A proposal by the government and parliament to boost Managed Care health systems appears to find little support among the Swiss, a month ahead of a nationwide vote on the issue.This content was published on May 11, 2012 - 17:00
A poll commissioned by the Swiss Broadcasting Corporation found only one in three respondents approving the amendments. They were passed by parliament but challenged to a nationwide vote by the country’s main doctor’s organisation, trade unions and large parts of the centre-left.
Political scientist Claude Longchamp of the leading GfS Bern research and polling institute also points to the high number of undecided voters seven weeks ahead of polling day.
“The issue is too complex to draw the crowds,” Longchamp says.
He suggests that many people do not understand the concept of Managed Care and the necessity to promote it. Political parties being split down the middle, or changing sides, are dealing the proposal potentially fatal blows.
Apart from the centre-left Social Democrats, the rightwing Swiss People’s Party is also recommending rejection of the Managed Care plan, seriously jeopardising a hard-fought political compromise. This leaves just two of the main parties standing by the parliamentary decision.
Compromise at risk
“The crumbling of a parliamentary alliance is a worst-case scenario for such a proposal,” Longchamp adds.
Irritated by the confusion and lack of clarity – even the different doctor pressure groups are divided - voters lean towards rejecting a proposal as evidenced in previous cases.
“Personal experience as patients may ultimately play a decisive part for opinion-shaping,” he concludes.
Longchamp also notes that seven previous attempts to reform the country’s health system have been thrown out at the ballot box.
The reform aims to integrate health services and streamline collaboration and coordination over treatment options, with the joint objectives of reducing costs and increasing quality of care.
An insured person joining a Managed Care network and waiving free access to a doctor of choice will benefit from lower contributions to medical bills. Those who don’t, have to pay extra.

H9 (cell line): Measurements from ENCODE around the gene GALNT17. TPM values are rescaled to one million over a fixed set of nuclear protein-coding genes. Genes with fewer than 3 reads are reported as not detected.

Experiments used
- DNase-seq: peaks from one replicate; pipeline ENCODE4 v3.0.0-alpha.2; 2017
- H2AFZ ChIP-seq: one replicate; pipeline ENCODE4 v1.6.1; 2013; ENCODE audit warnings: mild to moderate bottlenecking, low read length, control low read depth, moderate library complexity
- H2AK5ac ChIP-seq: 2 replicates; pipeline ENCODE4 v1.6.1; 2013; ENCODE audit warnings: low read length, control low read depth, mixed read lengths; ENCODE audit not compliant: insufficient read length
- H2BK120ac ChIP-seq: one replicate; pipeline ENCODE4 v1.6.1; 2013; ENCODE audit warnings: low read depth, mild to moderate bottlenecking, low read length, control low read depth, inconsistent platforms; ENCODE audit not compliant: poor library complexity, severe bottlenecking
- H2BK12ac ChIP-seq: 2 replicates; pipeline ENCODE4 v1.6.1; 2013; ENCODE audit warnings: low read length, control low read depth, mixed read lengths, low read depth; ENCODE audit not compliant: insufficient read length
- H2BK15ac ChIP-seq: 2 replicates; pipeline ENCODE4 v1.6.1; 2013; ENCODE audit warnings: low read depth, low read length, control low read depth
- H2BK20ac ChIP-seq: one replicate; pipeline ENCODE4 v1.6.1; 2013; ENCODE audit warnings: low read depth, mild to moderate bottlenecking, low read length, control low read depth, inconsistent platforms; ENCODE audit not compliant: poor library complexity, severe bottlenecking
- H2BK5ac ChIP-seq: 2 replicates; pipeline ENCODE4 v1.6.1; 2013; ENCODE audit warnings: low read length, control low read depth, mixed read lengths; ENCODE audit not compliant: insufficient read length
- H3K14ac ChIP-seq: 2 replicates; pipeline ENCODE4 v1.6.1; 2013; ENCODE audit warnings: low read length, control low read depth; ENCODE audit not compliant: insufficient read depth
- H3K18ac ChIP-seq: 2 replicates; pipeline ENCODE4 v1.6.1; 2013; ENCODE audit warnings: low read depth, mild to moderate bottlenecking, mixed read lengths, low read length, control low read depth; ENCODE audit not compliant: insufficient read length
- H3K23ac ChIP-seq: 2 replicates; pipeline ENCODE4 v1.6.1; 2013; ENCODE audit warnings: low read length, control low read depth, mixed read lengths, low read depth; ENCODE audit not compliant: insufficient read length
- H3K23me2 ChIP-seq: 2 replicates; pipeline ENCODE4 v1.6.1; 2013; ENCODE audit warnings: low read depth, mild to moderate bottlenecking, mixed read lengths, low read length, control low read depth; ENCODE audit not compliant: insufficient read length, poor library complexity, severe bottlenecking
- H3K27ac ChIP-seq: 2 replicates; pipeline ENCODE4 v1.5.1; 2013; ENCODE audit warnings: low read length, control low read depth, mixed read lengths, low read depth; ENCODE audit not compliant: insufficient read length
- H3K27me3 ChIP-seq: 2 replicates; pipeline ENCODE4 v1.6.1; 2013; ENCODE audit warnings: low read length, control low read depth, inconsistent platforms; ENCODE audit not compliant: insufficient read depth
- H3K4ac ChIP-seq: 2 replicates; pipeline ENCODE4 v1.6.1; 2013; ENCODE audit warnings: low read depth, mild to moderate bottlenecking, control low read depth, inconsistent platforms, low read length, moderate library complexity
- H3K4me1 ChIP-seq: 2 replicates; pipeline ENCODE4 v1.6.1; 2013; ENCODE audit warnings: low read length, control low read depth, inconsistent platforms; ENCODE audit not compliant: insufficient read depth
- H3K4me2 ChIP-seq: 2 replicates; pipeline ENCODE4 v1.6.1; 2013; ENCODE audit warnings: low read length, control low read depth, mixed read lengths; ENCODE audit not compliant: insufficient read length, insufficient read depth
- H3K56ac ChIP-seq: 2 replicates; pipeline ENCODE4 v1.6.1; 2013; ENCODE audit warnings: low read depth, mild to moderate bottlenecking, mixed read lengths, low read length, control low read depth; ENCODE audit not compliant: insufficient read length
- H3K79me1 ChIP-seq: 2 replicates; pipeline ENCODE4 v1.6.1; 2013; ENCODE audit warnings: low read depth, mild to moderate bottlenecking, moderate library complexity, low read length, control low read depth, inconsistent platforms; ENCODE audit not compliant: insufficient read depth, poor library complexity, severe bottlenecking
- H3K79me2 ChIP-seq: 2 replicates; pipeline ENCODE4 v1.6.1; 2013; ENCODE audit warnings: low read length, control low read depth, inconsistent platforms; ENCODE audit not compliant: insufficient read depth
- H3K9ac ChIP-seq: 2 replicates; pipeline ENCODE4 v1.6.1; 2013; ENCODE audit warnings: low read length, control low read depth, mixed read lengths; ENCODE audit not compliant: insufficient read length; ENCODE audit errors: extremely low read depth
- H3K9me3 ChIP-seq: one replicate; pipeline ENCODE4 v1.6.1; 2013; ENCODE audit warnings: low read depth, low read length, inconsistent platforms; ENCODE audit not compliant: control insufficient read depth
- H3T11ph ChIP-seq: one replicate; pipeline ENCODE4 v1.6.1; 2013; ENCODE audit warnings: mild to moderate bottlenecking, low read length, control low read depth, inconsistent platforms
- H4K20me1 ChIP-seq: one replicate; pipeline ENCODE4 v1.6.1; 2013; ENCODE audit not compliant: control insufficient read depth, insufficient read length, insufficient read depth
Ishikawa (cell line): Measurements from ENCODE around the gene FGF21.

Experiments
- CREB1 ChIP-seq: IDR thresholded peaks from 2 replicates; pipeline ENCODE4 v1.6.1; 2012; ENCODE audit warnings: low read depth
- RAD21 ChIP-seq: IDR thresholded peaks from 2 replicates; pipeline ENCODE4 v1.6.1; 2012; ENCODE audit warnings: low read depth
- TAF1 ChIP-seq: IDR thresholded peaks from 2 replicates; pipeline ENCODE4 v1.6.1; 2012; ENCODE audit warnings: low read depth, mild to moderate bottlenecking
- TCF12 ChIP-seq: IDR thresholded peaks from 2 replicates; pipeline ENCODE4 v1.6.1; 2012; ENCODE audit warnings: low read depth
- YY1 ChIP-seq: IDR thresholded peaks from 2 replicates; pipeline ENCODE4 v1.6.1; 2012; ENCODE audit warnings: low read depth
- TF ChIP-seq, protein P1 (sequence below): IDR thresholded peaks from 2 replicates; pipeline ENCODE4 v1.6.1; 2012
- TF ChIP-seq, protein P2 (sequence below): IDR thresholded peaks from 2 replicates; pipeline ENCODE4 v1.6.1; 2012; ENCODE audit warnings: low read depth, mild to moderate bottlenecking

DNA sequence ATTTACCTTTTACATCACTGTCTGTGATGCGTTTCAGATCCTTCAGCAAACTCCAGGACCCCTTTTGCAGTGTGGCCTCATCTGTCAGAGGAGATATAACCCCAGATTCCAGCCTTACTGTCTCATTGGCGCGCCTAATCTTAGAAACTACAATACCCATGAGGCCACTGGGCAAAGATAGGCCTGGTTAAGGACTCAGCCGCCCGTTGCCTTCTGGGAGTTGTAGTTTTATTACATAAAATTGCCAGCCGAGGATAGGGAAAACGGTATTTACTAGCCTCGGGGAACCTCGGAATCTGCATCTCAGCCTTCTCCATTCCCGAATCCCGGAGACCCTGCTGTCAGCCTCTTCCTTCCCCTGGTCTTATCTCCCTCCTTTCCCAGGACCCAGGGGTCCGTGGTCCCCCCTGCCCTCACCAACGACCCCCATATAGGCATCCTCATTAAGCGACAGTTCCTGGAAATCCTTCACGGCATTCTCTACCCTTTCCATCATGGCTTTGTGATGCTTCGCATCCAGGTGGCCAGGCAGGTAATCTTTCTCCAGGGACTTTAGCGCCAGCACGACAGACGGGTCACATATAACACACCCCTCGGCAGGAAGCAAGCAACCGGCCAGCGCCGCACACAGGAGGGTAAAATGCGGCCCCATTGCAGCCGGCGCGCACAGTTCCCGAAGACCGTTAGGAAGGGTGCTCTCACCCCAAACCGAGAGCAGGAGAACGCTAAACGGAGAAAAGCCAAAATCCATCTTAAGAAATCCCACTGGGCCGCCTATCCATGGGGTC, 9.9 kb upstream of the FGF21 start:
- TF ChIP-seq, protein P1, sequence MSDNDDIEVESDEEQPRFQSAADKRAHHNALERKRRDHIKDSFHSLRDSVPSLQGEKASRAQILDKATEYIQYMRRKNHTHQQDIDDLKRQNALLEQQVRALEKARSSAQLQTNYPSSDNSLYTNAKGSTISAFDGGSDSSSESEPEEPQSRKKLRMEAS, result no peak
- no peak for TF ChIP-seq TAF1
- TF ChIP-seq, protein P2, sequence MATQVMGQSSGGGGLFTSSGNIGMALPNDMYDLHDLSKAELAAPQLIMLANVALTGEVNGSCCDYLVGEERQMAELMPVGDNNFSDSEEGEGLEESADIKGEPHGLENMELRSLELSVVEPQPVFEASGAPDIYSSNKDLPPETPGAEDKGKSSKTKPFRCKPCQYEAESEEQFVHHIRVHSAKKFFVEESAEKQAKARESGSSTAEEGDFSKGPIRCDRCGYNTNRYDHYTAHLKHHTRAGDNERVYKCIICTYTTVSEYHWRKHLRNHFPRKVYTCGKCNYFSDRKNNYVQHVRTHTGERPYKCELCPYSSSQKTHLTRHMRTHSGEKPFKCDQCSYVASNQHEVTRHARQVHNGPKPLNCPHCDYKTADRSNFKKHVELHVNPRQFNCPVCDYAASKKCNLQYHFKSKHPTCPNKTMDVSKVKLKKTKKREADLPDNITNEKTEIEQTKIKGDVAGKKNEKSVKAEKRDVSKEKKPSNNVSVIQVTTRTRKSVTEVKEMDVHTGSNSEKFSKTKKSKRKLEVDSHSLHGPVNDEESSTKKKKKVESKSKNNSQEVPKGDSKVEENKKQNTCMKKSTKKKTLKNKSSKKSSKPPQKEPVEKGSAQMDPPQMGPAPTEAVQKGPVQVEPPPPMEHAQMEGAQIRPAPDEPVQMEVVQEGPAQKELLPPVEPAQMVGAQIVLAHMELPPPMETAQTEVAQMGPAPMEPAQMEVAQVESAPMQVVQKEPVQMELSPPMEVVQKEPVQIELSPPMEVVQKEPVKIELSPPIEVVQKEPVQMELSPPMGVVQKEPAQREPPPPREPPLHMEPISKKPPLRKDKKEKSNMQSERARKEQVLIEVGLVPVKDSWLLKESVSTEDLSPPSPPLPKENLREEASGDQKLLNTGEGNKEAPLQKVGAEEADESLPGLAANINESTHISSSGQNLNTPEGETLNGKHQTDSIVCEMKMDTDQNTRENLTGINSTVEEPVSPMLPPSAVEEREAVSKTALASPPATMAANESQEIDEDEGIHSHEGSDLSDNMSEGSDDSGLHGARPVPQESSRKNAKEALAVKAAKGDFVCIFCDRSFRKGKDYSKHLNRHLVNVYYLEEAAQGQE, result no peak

Opponents of the bill say it will create a two-tier medical system detrimental to the chronically ill and the less affluent people.
Switzerland is known for its high quality but costly universal health care system compared with other industrialised countries.
The poll also predicts an initiative to grant voters more say on foreign policy matters, curtailing the powers of parliament and the cabinet, will be defeated. (Detailed figures see chart)
The proposal by a conservative isolationist group for the moment appears to appeal to 44 per cent of respondents.
But various factors let political scientists assume that opponents, including most political parties and the business community, will have the upper hand on the day.
The issue appears have little potential for exciting emotion among voters. The early launch of the public campaign by opponents makes it difficult for the promoters of the initiative, says political scientist Martina Imfeld.
Similarly, a proposal to boost home ownership with tax breaks stands limited chance of winning support among citizens, according to pollsters.
Although initial support for the initiative is 47 per cent, the figure is likely to shrink, barring unforeseen events in the run-up to June 17.
The pollsters interviewed 1,205 Swiss citizens from across the country for the first of two planned representative surveys ahead of June 17.
Swiss expatriates could not be included in the poll.
The interviews took place seven weeks ahead of voting day.
The margin of error is 2.9%.
The survey was commissioned by the Swiss Broadcasting Corporation, swissinfo.ch’s parent company, and carried out by the leading GfS Bern research and polling institute.End of insertion
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